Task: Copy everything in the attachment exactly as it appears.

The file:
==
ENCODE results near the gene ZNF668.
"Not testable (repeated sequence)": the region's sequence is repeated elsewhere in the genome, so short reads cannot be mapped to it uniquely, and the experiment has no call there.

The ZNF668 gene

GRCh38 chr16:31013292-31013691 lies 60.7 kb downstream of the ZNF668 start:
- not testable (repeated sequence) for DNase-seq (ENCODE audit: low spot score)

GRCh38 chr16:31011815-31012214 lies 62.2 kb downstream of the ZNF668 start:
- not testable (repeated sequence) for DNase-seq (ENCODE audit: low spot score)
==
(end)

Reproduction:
ENCODE results near the gene ZNF668.
"Not testable (repeated sequence)": the region's sequence is repeated elsewhere in the genome, so short reads cannot be mapped to it uniquely, and the experiment has no call there.

The ZNF668 gene

GRCh38 chr16:31013292-31013691 lies 60.7 kb downstream of the ZNF668 start:
- not testable (repeated sequence) for DNase-seq (ENCODE audit: low spot score)

GRCh38 chr16:31011815-31012214 lies 62.2 kb downstream of the ZNF668 start:
- not testable (repeated sequence) for DNase-seq (ENCODE audit: low spot score)